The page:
You can now use your iPhone as a physical two-factor authentication security key for logging into Google’s first-party services in the Chrome browser on another device.
That’s thanks to the version 1.6 update to Google’s Smart Lock app for iOS.
It lets you use a Bluetooth security key or set up the security key that’s built into your iPhone. “With this new update, you can now set up your phone’s built-in security key, the best second factor protection for your Google Account,” as per release notes accompanying the download.
This only works if you’re using Google’s Chrome browser and when logging in to a first-party Google service, however. The feature is unsupported on other browsers or when using your Google account credentials to log in to apps and websites.
After setting up the app by selecting your Google account with the two-factor authentication protection turned on, and giving Bluetooth and notification permission, attempting to log in to a Google service on one device like your Mac will automatically send a push notification with a one-time security code to your nearby iPhone. In order for this to work, both devices must have Bluetooth enabled in their Settings app and be in relative proximity to each other.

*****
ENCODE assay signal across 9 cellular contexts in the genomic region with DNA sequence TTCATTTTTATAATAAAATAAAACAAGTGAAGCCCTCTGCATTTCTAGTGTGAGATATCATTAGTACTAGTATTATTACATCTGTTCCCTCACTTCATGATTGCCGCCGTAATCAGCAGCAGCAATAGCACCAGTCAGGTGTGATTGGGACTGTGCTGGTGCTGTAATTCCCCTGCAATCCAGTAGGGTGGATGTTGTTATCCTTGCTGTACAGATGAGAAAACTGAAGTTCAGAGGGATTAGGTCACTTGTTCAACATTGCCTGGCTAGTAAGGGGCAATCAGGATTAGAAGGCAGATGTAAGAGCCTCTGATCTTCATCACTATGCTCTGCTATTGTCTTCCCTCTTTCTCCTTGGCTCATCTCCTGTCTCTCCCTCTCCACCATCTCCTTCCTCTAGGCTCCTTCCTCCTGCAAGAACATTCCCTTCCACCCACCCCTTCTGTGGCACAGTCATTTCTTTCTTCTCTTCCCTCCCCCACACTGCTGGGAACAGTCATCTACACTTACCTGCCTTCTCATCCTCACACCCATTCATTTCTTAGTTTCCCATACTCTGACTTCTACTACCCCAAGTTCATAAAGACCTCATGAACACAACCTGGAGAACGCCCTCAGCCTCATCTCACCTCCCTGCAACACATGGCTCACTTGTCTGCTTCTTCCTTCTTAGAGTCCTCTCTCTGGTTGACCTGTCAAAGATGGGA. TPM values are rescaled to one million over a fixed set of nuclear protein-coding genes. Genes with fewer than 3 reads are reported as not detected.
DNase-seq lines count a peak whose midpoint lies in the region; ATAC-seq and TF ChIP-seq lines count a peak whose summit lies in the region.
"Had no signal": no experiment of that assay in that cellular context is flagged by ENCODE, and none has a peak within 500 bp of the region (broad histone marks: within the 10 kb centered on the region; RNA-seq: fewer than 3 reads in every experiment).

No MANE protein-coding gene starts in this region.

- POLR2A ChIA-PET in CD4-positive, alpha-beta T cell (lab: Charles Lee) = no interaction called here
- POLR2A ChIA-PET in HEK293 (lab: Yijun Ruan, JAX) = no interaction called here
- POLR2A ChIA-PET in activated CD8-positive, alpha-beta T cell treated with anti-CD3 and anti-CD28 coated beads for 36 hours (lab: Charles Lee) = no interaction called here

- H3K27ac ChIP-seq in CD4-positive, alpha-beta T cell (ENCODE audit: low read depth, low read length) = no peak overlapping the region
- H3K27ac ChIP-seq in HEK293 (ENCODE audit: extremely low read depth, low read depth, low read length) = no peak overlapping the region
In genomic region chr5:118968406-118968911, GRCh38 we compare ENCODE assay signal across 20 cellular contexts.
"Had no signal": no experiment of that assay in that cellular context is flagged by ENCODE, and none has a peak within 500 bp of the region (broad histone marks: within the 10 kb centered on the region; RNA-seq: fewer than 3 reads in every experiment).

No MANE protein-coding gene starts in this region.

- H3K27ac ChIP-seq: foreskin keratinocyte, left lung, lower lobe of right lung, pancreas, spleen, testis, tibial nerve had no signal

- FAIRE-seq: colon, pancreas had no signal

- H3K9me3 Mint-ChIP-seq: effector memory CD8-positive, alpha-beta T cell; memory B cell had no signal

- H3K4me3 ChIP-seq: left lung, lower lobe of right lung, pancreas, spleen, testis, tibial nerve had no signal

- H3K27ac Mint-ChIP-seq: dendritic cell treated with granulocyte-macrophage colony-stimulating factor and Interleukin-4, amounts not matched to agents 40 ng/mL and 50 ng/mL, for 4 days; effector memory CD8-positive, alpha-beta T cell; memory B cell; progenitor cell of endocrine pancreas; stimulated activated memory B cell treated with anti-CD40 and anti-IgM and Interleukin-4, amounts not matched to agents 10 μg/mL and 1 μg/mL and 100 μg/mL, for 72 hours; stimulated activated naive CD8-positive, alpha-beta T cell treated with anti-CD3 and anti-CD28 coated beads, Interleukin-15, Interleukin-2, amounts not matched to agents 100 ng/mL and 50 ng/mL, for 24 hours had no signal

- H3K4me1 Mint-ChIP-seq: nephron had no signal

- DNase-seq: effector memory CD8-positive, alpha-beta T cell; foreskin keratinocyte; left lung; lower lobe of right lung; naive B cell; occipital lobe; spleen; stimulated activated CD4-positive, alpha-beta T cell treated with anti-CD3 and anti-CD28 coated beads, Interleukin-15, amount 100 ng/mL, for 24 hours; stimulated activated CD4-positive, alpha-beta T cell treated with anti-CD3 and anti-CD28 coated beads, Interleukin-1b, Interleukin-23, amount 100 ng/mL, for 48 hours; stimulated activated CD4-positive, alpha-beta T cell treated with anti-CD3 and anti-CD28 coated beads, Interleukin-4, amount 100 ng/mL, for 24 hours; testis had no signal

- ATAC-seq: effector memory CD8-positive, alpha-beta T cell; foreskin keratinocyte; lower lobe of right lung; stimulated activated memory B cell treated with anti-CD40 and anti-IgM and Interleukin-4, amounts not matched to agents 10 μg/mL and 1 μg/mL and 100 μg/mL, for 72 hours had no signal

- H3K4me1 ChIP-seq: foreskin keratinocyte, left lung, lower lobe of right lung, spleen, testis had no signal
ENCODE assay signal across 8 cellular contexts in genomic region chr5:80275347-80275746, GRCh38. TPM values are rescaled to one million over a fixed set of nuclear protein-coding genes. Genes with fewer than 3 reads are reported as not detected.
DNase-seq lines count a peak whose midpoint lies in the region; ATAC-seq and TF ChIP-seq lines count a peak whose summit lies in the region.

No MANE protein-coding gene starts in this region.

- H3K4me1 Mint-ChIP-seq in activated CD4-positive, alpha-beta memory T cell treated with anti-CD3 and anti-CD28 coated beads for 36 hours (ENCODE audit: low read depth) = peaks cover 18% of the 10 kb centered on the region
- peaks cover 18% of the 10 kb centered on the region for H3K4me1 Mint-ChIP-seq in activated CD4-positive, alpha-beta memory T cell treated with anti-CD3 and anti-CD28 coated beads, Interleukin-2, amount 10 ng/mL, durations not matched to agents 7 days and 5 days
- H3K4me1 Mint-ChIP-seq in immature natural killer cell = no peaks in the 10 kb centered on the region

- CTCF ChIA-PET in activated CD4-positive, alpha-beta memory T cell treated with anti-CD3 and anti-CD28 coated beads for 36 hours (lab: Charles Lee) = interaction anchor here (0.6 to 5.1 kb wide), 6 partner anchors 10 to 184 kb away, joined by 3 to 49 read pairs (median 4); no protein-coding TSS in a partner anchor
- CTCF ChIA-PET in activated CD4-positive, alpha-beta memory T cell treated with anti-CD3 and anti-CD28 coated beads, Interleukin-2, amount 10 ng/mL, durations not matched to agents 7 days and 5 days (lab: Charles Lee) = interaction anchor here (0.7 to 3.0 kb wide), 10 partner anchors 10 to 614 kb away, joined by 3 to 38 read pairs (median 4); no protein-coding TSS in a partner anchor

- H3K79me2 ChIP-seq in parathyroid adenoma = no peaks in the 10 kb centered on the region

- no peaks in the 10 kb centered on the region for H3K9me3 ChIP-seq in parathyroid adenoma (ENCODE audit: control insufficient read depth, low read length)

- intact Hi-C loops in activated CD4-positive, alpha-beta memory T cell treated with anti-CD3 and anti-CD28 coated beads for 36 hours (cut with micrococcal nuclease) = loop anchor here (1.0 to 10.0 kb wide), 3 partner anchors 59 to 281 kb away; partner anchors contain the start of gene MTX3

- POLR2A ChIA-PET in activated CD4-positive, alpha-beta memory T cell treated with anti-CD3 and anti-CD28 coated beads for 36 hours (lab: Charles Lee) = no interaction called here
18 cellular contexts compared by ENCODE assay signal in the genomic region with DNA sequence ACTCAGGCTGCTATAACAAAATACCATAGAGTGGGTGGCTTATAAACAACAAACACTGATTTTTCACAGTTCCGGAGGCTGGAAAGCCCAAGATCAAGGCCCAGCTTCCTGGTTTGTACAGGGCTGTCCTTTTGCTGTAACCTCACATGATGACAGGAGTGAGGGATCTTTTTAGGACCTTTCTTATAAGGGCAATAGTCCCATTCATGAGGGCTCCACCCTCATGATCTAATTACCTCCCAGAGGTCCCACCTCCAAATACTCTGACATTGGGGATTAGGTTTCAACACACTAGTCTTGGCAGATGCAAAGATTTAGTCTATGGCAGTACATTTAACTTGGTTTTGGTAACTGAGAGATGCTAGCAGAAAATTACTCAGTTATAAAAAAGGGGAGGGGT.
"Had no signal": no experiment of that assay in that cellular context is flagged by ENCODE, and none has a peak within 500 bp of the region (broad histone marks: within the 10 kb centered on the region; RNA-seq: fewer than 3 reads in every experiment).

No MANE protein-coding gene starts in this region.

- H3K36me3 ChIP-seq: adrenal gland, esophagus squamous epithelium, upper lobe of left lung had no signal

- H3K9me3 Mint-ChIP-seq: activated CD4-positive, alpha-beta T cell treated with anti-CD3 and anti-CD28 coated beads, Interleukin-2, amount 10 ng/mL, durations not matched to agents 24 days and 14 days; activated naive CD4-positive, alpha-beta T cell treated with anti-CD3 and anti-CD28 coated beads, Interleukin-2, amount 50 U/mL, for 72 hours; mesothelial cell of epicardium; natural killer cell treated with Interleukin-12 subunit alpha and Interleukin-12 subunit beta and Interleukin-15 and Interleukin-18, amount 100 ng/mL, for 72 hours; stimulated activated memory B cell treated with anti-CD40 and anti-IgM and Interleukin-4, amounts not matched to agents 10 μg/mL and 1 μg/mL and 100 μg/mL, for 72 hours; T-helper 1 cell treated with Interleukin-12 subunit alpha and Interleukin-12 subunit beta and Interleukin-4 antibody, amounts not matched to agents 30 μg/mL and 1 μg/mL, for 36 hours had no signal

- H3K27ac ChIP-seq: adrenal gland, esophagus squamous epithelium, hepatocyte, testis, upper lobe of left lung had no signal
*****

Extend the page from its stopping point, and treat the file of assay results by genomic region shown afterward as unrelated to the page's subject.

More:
A Google cryptographer explained on Twitter that this new feature of the Google Smart Lock app takes advantage of the unique device code stored in the Secure Enclave, the cryptographic coprocessor embedded in Apple’s A-series chips that’s walled off from the rest of the system. The Secure Enclave is used in all iPhones from the iPhone 5s onwards.
It uses the Secure Enclave as a security key, it's pretty cool.
— Filippo Valsorda 💉💉🎉 (@FiloSottile) January 14, 2020
Two-factor authentication provides an additional layer of security for your account by requiring a one-time code after logging in with your Google user name and password credentials on a new device. These codes can be sent via SMS, which isn’t very secure to begin with, or be pushed to one or more devices designated as your trusted hardware.
Safari on iOS 13, iPadOS and macOS Catalina 10.15 or later supports physical security keys that works over USB-C or Lightning, such as Yubico’s NFC-based physical security keys for passwordless login and two-factor authentication.
The app requires iOS 10 or later.